A new report that more than 11,000 children in Swaziland are forced to stay away from school to tend cattle is only the tip of an iceberg in child exploitation in the kingdom.
A draft Report on Child Labour In Herding In Rural Areas of Swaziland published in the Times of Swaziland on Thursday (16 November 2017) revealed 11,329 children between the ages of eight and 17 were not attending school because they were engaged in herding. Of these, 1,917 were aged between eight and 12 years.
Children reported they were kept away from school because parents or guardians could not afford school fees or they had to work to help pay family debts.
But the report failed to uncover the full extent of forced child labour in Swaziland where King Mswati III rules as sub-Saharan Africa’s last absolute monarch.
A report on forced child labour in Swaziland from the United States Department of Labor covering 2016 identified what it called ‘categorical worst forms of child labour’ widespread in the kingdom as livestock herding, domestic work, farming and market vending.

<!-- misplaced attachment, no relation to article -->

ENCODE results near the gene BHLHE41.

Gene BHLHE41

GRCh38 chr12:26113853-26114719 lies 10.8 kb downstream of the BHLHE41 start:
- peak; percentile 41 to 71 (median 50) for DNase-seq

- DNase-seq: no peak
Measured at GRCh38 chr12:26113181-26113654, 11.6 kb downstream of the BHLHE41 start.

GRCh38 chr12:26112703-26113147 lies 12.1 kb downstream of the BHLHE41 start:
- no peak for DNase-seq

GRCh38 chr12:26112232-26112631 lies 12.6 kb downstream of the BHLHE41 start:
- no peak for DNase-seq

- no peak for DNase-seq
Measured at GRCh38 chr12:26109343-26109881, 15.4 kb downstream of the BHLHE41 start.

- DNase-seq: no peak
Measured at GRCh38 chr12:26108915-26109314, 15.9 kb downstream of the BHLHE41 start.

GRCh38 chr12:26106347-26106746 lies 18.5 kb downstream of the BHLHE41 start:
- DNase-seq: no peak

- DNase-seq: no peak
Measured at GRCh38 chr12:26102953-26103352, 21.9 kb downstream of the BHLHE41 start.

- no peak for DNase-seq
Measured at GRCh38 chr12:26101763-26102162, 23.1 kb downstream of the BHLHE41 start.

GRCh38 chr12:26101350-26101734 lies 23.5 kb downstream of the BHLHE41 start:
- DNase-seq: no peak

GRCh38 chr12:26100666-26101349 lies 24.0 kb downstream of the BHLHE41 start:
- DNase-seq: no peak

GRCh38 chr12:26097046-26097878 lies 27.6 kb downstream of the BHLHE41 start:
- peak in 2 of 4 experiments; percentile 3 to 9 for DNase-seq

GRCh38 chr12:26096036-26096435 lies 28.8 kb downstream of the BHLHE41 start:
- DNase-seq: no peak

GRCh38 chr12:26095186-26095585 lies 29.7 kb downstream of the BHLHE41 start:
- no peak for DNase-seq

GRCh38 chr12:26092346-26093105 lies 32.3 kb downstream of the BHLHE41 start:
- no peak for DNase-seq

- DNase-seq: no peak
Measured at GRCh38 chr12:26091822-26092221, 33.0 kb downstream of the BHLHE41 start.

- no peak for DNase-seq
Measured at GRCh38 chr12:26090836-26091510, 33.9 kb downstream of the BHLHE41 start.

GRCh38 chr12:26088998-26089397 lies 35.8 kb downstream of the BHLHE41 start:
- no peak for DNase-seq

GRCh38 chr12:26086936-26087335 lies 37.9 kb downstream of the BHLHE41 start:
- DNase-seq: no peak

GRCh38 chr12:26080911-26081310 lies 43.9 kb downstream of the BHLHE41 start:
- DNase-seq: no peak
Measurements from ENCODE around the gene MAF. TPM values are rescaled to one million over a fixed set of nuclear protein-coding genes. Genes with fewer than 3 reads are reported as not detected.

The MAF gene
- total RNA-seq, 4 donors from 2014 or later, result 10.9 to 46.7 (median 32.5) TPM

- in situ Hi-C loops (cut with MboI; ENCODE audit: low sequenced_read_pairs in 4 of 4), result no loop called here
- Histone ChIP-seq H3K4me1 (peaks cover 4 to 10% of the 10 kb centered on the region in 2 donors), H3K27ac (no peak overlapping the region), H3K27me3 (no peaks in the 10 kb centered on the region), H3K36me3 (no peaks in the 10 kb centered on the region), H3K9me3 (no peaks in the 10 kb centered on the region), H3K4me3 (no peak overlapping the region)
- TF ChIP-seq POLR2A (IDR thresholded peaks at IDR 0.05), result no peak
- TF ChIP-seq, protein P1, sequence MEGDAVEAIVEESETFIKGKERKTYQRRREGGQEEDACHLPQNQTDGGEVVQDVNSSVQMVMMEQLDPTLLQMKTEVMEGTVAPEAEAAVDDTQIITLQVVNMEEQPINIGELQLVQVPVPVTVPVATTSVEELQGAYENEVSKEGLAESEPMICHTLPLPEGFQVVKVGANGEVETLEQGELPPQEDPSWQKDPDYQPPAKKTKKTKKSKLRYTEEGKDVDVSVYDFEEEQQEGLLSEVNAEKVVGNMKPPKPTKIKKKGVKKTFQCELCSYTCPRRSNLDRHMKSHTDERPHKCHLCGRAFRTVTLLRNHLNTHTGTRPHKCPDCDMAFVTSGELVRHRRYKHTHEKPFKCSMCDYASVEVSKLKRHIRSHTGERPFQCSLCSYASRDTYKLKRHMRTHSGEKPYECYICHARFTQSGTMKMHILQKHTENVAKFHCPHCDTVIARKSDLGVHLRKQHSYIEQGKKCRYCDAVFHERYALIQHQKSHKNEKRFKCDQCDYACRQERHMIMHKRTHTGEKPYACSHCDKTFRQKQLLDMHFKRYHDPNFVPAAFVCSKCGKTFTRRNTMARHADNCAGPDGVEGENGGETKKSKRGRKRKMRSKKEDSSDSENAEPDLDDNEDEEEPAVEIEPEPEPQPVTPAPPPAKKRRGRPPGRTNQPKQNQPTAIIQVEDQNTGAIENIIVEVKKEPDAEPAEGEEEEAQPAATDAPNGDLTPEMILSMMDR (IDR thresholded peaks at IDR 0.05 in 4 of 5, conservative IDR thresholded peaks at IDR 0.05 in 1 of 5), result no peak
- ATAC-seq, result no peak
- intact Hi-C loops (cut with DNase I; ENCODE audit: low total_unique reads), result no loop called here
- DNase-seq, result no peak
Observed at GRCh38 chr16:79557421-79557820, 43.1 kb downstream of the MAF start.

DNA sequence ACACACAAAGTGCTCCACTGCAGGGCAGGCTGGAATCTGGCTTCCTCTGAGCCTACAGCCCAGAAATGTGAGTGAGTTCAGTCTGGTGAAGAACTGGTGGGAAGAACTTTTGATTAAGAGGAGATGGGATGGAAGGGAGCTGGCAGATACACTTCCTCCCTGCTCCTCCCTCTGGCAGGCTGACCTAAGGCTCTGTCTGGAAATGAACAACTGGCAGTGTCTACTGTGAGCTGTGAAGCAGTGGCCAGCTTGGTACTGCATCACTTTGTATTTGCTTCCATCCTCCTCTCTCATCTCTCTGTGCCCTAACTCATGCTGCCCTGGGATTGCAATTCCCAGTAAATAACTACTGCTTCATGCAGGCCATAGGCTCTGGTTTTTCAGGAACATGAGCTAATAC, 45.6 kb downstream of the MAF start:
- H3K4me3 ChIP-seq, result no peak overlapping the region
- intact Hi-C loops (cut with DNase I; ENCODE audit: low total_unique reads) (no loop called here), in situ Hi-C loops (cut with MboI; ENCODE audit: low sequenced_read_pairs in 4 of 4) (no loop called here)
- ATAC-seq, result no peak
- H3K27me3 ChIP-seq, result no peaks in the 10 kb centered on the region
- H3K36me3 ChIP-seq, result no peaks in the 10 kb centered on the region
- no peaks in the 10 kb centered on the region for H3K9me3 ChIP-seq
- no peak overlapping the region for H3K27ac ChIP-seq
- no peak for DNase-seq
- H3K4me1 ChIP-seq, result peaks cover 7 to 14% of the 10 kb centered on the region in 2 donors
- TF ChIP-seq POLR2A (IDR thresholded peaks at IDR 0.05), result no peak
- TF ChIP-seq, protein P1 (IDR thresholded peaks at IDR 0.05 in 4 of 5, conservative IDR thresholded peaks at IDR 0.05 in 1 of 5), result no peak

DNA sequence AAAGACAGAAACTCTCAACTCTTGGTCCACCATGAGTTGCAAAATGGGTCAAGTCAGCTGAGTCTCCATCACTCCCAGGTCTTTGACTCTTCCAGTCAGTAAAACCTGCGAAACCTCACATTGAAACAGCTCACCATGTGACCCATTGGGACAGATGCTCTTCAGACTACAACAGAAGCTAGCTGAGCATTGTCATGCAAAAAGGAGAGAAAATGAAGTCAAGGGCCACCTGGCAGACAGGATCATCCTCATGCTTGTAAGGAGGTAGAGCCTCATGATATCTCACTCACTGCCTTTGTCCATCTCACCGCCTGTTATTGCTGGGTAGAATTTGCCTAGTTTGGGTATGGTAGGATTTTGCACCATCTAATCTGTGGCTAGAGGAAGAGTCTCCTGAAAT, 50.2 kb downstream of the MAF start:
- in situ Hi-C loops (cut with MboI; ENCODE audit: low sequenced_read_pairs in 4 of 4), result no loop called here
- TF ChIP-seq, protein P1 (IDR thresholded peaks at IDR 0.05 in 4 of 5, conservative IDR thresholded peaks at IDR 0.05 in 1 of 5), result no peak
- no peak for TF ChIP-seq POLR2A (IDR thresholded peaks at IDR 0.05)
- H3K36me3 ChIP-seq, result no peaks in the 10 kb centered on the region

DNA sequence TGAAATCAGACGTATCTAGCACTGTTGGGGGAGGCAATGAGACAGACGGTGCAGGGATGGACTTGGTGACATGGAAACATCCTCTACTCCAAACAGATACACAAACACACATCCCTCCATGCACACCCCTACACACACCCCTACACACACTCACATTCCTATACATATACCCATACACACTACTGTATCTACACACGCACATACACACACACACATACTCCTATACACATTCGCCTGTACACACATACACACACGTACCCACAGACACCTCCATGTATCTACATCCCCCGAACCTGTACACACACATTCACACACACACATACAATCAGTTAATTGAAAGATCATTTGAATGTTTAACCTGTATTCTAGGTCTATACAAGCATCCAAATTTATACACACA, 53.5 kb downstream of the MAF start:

It said Swaziland was ‘complicit in the use of forced child labour’. It concluded Swaziland made ‘no advancement’ because ‘local chiefs continued to force children to engage in agricultural and domestic work.
‘Penalties for refusing to perform this work included evicting families from their village and confiscating livestock.’
The Department of Labor said Swaziland had signed a number of international conventions on child labour but they had not been enforced.
The report said children were being trafficked outside the kingdom to neighbouring countries such as South Africa, ‘for commercial sexual exploitation and forced labor in agriculture and domestic work’.
It also said some Mozambican boys migrate to Swaziland and become victims of human trafficking and are forced to conduct street work and herd livestock. Lubombo and Manzini were said to be the worst regions for forced child labour.
The report said, ‘Swazi children have become increasingly vulnerable to the worst forms of child labor due to the high prevalence of HIV, low economic growth, and high poverty levels.’
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